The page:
But Alison is not easily fazed. Even when the dizzy spells start, even when all hell breaks loose right above her ceiling, and even when her real estate agent proves that her neighbors don’t really exist, she goes on living there. However, when she hallucinates (?) stabbing her dead zombie father, that’s the last straw. And that’s when detectives Eli Wallach and Christopher Walken get called in. Yeah, if there’s one thing The Sentinel has, it’s big names of the past and future. Jeff Goldblum, on the road to stardom, shows up as a photographer; Psycho‘s Martin Balsam plays a Latin prof. I mean, Ava Fucking Gardner is the real estate agent!

I love how 1970s Hollywood had all these past-their-prime legends just sitting around, and could insert them into character parts. Need someone to play a slightly threatening monsignor in your slightly sleazy horror movie? Well, how about five-time Oscar nominee Arthur Kennedy? The upshot of this trend is that we get to see dozens of our favorite old actors in amusing if undignified roles. This is the basis for much of The Sentinel‘s entertainment value. The rest of it comes the creepy shit that engulfs Alison courtesy of Dick Smith’s special effects.

Much digital ink has been spilled about the climax, wherein a mob of giggling demons, led by hell’s emissary Burgess Meredith, follows Alison into the attic and tries to get her to kill herself. It’s scary, yeah, and it has some troubling ableist implications, but for me the creepiest scene comes about 45 minutes in. It’s the one that made Bravo’s “100 Scariest Movie Moments.” Alison wanders through the darkness, flashlight in hand, when something crosses her path. And hey, it’s that zombie father I mentioned earlier! The blood, the nose-hacking, and the naked female zombies make it that much worse.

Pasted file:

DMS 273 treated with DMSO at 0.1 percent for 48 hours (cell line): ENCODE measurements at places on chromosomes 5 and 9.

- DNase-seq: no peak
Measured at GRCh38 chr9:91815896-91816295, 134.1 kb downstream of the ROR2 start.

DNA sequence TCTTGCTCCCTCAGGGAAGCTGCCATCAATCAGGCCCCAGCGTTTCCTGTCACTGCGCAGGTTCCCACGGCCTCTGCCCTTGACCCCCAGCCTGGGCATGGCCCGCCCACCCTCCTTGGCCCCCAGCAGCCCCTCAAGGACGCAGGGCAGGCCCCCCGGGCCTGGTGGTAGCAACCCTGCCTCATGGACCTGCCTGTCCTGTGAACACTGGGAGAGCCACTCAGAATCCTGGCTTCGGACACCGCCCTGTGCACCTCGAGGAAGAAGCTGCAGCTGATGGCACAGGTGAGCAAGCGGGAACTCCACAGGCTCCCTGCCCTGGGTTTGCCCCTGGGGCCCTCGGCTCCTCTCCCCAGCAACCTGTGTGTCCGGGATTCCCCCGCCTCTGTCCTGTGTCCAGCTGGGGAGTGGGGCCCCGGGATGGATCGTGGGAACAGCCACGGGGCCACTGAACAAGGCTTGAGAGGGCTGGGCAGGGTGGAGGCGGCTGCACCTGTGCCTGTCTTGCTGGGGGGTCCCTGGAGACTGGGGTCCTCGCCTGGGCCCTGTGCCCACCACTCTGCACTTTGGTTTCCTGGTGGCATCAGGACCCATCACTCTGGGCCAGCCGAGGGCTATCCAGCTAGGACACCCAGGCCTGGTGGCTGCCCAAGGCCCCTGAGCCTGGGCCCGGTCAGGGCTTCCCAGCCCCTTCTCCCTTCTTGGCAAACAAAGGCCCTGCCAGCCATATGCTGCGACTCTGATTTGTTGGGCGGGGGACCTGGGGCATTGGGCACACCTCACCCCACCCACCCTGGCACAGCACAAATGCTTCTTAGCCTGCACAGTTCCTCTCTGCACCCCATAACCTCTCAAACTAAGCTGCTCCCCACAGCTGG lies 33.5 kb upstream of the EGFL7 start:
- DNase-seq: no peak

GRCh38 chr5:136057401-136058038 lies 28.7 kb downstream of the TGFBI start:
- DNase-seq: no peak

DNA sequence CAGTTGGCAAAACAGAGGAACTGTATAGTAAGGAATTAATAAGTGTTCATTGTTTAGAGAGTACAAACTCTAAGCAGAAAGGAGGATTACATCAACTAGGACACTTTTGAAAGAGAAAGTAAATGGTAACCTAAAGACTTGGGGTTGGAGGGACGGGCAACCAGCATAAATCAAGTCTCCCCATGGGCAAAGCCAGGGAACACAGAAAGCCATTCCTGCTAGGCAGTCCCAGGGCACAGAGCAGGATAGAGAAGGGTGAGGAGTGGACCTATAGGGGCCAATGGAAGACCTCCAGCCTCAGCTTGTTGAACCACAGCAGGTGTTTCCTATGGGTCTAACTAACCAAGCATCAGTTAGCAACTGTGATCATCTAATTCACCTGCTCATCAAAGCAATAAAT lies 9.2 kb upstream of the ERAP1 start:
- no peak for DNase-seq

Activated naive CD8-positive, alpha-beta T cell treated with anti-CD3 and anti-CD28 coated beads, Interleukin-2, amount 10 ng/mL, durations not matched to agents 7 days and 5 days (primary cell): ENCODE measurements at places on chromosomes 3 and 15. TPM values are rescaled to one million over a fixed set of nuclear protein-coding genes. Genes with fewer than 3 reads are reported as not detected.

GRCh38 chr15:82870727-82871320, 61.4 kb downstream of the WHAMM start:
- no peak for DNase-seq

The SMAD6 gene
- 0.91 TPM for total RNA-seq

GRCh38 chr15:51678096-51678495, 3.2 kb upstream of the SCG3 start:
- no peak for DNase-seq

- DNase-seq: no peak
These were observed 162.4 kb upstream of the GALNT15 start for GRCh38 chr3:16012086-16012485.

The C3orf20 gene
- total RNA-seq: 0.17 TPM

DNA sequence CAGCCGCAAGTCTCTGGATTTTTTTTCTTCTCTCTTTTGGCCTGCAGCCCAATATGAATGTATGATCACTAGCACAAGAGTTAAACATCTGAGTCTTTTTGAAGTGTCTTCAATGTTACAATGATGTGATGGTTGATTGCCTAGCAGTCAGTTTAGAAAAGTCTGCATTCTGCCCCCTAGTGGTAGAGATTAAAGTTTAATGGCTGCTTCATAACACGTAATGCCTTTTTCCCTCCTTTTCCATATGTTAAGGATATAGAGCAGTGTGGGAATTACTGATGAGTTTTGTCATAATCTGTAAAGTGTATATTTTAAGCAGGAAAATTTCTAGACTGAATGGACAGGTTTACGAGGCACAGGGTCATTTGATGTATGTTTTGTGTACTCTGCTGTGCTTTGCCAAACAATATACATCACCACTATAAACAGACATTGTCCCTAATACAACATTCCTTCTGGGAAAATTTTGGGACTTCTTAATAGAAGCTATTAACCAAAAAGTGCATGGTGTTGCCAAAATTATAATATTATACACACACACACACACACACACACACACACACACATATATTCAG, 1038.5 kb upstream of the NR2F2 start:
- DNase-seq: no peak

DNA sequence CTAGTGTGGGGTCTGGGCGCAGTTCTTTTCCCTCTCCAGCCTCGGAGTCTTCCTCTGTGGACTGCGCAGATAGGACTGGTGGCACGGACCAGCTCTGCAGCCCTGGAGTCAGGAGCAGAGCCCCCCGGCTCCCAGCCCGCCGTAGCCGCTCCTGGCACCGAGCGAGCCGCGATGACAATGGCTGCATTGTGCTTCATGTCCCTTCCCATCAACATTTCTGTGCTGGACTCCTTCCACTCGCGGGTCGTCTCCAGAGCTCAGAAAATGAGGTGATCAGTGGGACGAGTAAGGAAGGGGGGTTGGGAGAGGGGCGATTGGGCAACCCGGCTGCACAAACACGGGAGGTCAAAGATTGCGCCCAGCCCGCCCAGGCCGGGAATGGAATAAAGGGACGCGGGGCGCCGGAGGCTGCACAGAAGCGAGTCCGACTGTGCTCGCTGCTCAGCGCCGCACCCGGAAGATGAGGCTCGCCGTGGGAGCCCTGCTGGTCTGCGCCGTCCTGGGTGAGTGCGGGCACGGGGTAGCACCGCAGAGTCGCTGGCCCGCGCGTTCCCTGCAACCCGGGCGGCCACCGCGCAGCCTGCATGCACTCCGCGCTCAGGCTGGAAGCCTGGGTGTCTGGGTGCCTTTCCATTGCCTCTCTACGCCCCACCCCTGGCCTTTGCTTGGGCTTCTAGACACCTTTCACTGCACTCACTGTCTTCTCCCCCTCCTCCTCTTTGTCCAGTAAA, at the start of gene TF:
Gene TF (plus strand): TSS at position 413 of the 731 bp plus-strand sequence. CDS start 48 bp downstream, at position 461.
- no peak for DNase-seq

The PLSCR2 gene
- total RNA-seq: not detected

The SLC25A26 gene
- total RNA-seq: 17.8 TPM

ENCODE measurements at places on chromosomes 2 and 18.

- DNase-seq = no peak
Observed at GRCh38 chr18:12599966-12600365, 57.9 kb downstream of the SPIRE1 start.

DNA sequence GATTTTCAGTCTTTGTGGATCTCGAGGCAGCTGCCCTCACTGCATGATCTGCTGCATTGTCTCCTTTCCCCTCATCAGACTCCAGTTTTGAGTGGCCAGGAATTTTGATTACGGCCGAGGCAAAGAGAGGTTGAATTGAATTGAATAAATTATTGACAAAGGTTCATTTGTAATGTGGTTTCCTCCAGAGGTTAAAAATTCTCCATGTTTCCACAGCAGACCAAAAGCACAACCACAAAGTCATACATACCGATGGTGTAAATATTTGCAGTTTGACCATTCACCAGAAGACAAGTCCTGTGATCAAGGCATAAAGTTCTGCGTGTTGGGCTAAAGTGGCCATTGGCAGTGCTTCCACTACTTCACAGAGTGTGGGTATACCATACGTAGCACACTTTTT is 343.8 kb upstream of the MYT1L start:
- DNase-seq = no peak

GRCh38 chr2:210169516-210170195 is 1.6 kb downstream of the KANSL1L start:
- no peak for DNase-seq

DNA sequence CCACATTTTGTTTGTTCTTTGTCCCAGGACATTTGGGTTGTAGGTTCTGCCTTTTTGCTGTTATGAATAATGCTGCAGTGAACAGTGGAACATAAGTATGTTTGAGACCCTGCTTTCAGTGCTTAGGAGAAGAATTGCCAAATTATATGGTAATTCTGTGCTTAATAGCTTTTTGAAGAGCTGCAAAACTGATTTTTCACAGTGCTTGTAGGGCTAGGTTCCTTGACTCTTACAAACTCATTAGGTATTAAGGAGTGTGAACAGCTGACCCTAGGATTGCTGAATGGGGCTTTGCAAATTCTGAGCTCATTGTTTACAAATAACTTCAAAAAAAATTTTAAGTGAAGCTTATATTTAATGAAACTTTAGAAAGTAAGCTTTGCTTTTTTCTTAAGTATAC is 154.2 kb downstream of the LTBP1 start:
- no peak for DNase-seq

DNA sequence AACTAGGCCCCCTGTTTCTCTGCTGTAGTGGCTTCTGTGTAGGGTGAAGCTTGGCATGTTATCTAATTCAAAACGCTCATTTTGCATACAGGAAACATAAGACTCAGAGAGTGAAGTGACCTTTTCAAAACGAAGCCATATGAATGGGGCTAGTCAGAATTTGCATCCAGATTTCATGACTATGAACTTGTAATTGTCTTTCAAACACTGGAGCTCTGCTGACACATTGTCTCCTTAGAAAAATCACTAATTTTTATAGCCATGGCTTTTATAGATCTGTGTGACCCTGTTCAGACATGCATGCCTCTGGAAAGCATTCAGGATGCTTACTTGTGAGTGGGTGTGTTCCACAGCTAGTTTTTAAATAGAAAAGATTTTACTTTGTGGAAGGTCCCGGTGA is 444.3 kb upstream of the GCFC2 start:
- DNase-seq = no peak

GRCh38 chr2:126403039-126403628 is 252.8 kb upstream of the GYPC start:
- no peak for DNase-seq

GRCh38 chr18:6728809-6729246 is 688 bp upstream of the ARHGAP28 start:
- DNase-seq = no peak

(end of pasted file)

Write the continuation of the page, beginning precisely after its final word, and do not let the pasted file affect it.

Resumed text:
So yes, The Sentinel has some scenes that made me curl up into a fetal position (while maneuvering my arms so I could still see the screen). Unfortunately, it feels like it was written by several people who weren’t on speaking terms, but each picked a different set of genre clichés to use. It’s ostensibly a psychological horror movie, but it veers off into a police procedural in its second act, then decides it actually wants to be a religious conspiracy thriller. The Wallach/Walken episode is the funniest manifestation of this disconnect, as they go from character to character, digging up extraneous but lurid back stories in generic cop fashion. (Walken only gets a few stray lines! That’s the real horror.)

But even though the parts don’t cohere into a sensible whole, The Sentinel is enjoyably ridiculous enough for me to recommend it. The all-star cast, the build-up and reveal as a septuagenarian John Carradine enters the picture, and Burgess Meredith’s sublime hamminess all paid out great dividends on the time I invested. When the movie finally gets focused, it manages to be a fairly terrifying, oddball foray into the demonic. You could say it’s the best 1970s apartment-centered horror movie that Roman Polanski didn’t direct.